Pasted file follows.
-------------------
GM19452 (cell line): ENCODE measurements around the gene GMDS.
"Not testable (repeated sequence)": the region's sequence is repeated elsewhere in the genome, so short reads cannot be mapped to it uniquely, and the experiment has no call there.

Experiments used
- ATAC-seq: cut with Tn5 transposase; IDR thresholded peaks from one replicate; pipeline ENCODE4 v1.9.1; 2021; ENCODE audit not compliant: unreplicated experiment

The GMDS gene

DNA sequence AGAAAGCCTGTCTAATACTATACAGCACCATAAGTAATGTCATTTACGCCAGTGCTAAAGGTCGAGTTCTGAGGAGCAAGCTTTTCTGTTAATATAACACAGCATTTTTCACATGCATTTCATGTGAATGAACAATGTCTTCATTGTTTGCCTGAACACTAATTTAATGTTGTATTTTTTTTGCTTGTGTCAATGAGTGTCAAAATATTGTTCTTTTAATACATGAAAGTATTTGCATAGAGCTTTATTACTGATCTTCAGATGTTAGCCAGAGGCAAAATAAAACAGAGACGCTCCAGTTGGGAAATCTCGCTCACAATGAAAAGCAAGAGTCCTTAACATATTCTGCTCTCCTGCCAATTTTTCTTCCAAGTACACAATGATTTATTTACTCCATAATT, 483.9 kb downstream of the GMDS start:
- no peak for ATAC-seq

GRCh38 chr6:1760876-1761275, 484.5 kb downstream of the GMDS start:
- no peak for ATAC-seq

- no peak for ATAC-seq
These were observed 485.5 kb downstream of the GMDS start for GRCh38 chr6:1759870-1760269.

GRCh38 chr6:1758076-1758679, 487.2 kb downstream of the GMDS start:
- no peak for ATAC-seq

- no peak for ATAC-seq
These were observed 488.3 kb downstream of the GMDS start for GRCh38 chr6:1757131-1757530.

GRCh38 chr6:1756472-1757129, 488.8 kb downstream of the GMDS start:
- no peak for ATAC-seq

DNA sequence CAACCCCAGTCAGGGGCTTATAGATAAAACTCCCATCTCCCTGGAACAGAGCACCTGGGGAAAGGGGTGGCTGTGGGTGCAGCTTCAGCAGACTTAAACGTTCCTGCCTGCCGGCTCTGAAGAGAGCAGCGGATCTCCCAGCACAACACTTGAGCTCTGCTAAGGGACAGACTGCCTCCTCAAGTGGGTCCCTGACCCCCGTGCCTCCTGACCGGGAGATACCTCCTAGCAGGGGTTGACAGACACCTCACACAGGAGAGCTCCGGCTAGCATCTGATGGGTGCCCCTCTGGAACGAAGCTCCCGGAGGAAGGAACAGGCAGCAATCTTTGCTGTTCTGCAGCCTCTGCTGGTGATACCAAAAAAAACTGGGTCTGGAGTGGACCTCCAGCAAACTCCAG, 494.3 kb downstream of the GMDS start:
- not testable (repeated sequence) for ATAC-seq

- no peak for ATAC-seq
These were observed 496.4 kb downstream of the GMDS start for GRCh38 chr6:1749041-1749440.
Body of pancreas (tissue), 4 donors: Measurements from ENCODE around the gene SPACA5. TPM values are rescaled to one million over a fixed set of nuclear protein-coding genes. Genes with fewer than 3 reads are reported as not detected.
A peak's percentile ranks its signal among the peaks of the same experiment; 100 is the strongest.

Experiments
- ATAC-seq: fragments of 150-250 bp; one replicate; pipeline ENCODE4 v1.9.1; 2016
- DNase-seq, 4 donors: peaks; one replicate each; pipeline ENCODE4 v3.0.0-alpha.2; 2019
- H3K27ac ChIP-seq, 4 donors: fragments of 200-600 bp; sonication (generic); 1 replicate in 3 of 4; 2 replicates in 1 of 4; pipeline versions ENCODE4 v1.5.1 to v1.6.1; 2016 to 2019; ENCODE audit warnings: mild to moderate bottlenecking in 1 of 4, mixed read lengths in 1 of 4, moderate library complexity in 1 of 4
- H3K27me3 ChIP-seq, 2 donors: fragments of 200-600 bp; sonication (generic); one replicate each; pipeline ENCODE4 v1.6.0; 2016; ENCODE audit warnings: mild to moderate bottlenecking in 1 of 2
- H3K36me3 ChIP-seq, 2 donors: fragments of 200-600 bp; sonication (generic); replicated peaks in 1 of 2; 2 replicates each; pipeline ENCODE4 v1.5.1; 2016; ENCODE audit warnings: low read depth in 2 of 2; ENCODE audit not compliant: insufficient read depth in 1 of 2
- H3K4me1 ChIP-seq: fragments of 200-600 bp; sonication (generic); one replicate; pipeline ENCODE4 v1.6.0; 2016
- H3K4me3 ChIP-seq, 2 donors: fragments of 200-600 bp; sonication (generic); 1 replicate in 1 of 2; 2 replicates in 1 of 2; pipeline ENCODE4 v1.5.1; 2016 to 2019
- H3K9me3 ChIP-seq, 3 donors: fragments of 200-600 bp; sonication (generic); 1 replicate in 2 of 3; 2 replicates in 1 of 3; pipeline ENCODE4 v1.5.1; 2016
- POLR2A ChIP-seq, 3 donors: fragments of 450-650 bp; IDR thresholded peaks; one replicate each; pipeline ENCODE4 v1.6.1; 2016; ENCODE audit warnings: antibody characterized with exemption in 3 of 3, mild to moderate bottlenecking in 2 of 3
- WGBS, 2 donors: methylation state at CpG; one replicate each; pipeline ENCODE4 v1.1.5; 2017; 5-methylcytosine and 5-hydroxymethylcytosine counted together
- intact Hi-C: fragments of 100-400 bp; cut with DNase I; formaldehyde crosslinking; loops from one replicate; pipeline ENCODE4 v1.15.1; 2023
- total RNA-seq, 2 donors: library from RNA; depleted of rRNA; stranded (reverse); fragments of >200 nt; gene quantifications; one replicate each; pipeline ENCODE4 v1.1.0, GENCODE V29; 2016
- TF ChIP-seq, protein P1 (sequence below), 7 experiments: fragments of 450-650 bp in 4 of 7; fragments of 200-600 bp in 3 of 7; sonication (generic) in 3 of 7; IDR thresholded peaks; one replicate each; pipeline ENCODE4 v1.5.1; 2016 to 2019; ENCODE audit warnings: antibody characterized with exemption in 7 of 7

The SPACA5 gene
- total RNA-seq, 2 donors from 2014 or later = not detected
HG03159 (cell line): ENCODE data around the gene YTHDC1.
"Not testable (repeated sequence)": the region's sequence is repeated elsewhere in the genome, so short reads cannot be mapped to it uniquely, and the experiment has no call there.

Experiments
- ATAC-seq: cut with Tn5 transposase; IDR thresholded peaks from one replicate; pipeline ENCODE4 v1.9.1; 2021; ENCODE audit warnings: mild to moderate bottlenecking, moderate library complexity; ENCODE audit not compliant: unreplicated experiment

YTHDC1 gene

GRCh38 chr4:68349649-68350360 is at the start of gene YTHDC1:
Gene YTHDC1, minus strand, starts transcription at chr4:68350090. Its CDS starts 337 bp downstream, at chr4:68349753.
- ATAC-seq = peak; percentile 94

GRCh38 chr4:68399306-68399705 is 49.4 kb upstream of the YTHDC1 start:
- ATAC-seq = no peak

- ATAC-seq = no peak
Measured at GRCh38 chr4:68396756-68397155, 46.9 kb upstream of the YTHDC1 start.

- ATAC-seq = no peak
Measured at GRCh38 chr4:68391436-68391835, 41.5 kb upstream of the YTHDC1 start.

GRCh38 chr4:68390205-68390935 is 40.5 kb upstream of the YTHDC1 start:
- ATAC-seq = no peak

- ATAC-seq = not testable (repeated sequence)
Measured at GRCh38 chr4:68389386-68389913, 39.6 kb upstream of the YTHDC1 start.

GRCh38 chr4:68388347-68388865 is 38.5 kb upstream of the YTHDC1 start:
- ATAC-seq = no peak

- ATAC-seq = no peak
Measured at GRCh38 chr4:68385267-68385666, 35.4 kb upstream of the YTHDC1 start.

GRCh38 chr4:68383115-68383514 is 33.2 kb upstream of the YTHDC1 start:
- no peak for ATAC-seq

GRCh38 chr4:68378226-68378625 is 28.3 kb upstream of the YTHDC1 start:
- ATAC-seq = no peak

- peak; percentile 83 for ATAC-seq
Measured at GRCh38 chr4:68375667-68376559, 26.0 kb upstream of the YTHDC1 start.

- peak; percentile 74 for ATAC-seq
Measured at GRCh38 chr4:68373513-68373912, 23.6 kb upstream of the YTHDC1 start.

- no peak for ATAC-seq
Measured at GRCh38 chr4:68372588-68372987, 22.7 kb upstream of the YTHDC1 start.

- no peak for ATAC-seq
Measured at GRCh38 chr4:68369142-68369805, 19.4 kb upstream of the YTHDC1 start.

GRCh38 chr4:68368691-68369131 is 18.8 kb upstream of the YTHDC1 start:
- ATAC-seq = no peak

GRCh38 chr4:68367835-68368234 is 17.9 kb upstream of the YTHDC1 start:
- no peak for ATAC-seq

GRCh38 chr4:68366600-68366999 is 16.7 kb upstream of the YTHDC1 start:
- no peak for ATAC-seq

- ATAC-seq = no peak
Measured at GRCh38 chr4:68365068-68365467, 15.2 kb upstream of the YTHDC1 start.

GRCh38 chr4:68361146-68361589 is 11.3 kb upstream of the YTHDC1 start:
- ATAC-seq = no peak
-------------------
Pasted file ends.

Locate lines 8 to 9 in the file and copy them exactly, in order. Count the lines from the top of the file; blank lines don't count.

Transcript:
GRCh38 chr6:1760876-1761275, 484.5 kb downstream of the GMDS start:
- no peak for ATAC-seq